When Norbert Hamy wanted a name for his F1 team, he just turned his first name back to front.
Trebron Racing Systems were set to join F1 racing in 1993 – but the obscure Japanese entry, run by a Canadian who claimed to have designed all manner of exciting technologies, simply disappeared.
Plus, a contractual tug-of-war over Ayrton Senna, and Goodyear’s aborted return to F1 in 2003.
Senna’s 1987 plans – the rumours start!
Autosport, May 15th 1986
Ayrton Senna’s destination for 1987 was the subject of widespread speculation in 1986. This article alone suggested Ferrari, Brabham, Lotus-Renault and Lotus-Ford as the options.
In the end, of course, the answer was “none of the above.” Senna did stay at Lotus, but largely thanks to the fact that they had courted a supply of Honda engines. But they got one thing bang on: “We doubt he would move elsewhere simply for money”…
Japanese Formula 1 car for ’93
Autosport, 21st May 1992
A new Japanese team for 1993 was announced early in 1992. Trebron took its name from its Canadian owner Norbert Hamy who had found three Japanese backers. The car was to use Judd V10 power and would be built in Japan but raced from a base in England.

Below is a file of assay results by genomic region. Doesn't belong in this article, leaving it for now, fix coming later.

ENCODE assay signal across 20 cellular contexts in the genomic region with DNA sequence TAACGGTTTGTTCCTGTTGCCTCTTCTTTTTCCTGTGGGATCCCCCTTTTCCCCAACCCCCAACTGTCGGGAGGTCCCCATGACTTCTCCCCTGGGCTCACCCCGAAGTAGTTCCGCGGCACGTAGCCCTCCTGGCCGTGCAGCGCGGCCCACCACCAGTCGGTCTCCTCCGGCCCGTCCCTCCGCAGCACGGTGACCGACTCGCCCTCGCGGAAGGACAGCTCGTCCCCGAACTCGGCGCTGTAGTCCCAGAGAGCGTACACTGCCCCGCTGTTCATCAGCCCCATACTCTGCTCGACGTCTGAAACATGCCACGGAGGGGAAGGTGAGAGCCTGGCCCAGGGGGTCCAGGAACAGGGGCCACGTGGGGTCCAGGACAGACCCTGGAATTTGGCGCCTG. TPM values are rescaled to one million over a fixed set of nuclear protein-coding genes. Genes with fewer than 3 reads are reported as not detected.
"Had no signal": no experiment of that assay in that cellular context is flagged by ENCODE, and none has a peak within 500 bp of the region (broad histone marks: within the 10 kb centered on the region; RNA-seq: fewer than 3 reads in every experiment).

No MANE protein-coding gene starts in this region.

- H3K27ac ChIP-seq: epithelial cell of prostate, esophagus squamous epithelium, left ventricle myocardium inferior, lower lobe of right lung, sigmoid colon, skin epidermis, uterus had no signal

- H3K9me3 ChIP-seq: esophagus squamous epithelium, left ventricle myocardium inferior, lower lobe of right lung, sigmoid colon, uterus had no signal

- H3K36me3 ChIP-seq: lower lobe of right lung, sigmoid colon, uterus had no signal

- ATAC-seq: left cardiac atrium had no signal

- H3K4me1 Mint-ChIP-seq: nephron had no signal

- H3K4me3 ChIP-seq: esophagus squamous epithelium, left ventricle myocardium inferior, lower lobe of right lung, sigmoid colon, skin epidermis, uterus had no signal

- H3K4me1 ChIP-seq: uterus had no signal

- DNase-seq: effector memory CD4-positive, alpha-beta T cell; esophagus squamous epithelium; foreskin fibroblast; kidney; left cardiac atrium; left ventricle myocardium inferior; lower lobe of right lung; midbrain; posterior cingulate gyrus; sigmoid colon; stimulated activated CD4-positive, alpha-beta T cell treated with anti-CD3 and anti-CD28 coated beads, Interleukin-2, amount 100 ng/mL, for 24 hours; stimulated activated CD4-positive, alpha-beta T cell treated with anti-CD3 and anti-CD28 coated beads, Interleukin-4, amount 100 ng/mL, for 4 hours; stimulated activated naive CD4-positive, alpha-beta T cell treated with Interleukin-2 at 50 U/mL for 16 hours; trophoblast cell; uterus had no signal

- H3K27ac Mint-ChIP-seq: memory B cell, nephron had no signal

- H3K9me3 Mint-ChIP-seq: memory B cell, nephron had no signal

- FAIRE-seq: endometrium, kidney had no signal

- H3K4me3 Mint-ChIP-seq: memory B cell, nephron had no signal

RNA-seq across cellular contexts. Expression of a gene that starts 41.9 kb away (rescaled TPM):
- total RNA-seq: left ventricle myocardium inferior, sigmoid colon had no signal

Curiously, Hame claimed to have designed a six-wheel ground effect car with a kind of active suspension (though not computer controlled) as early as 1976, but had been unable to find backers for the project. His 1993 car was to also feature several innovative technologies.
But this exotic and quite unusual project was never realised.
Goodyear discuss F1 return
May 17 2001
A three-way tyre war? Now that would have been something. Shortly after Michelin’s return to F1 in 2001 Goodyear apparently considered rejoining the party with a target date of 2003.
The team explored the possibility of linking up with BAR, Jordan, Sauber, Prost and Minardi (interestingly, all teams that have changed owners since 2001) – but it never came to be.